For performance stuff, you probably wont need much if you have the 'fast' 30 mph cylinder. They fly pretty well out of the box. Upper 30's with a 14SHA means everything is solid. If not, your timing, bearings, variator belt, or brakes might be at fault, or you have one of the slower cylinders (or your exhaust is plugged, but this doesn't seem to be much of a problem for moby). The only differences between the two is porting. I wont go into it in detail because there is much better info out there, but lowering the intake about 1mm, widening it 1mm on each side, raising the exhaust about 1.5 mm and widening it about .5 mm on each side with a nice radius up to the top, should get you close to the stock fast cylinder specs. It might be easier to take the engine off if you are going through this much work.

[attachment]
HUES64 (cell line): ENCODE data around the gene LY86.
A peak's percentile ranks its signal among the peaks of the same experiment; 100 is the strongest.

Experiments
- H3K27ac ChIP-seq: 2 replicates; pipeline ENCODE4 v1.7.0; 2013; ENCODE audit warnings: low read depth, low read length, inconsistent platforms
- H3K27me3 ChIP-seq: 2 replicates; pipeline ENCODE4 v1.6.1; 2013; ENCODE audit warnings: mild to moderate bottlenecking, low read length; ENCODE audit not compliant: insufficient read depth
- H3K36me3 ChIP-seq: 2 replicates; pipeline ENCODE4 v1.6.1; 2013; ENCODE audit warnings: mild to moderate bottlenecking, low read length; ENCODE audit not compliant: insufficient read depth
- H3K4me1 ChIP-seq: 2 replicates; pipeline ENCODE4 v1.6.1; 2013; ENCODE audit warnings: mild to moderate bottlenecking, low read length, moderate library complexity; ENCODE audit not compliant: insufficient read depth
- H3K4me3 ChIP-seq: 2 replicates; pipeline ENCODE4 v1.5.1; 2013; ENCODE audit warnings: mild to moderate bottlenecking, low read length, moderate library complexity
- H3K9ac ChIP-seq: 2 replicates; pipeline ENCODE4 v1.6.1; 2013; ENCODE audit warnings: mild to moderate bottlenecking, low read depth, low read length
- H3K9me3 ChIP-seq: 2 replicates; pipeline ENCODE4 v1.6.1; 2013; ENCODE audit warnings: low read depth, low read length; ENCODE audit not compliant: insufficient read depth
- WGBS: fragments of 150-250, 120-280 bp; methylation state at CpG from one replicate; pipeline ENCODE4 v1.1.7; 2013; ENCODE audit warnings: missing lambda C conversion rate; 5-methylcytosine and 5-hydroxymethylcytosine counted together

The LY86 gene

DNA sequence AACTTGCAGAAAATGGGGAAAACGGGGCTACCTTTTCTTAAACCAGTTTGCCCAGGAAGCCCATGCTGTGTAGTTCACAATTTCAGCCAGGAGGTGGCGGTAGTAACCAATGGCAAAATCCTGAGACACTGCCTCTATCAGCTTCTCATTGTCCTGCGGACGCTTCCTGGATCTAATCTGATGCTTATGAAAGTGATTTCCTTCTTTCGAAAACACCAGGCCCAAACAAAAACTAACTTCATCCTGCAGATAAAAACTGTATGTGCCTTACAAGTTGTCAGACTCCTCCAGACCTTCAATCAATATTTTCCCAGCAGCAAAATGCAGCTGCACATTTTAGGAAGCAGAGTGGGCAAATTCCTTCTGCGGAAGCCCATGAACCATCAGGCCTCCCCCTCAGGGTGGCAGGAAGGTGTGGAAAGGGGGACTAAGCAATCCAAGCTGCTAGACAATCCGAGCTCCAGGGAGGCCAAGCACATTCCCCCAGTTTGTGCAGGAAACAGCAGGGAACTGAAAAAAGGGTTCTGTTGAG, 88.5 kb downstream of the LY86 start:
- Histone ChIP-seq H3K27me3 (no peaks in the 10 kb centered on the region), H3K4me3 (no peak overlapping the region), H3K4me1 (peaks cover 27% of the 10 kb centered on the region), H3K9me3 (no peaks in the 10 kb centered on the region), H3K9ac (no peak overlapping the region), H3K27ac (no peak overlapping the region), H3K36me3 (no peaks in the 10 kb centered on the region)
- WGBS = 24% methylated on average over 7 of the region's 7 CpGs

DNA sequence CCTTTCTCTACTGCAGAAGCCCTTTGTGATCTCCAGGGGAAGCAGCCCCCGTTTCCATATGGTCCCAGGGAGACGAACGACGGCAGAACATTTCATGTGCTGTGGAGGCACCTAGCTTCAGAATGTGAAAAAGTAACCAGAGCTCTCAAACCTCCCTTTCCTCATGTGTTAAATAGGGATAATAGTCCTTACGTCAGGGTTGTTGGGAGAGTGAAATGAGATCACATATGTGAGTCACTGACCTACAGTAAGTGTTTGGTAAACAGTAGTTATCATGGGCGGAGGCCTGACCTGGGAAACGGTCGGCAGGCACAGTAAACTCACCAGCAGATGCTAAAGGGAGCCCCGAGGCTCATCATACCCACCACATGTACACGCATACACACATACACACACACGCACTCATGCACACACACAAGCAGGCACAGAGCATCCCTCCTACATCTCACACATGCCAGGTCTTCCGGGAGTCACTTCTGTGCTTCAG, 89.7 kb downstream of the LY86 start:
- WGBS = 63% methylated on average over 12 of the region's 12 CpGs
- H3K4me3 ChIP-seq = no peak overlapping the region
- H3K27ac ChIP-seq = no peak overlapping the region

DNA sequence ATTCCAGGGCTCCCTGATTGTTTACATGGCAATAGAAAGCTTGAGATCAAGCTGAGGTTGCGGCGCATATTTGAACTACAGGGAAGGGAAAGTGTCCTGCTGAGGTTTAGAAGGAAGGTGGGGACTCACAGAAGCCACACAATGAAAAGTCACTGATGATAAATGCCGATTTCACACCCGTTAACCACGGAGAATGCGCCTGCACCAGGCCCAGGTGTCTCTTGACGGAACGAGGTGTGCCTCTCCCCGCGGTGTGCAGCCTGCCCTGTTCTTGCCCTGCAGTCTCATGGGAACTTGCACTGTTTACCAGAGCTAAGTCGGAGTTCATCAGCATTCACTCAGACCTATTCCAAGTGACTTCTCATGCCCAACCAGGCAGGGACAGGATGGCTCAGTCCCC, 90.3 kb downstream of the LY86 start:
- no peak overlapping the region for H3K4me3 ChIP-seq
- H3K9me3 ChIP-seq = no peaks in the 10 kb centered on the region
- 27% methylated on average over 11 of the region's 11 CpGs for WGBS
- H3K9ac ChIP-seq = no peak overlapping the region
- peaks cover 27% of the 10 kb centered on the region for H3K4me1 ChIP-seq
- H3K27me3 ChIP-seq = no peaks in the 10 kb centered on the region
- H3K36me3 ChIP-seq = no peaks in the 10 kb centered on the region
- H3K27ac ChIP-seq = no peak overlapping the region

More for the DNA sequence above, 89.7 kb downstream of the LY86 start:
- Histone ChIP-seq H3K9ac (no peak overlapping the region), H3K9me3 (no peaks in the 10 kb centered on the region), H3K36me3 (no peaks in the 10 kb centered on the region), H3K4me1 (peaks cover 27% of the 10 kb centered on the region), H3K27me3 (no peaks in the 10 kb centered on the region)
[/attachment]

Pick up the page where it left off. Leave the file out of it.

Yep yep, so thats about it. Moby refresher in a nutshell. The first time that thing pops to life, you will understand the beautiful feeling. They whirr, they rattle, they glow, they are strange little beasts, but when properly set up they can be amazingly reliable and a real pleasure to ride for many miles. Once you have your bike running and solid, you may also need to replace the rubber engine mounts (which i'll cover in another post sometime) or do some of the other basic tuneup things such as bearings and brakes, which are similar to the Puch demonstrations i'll post up here soon.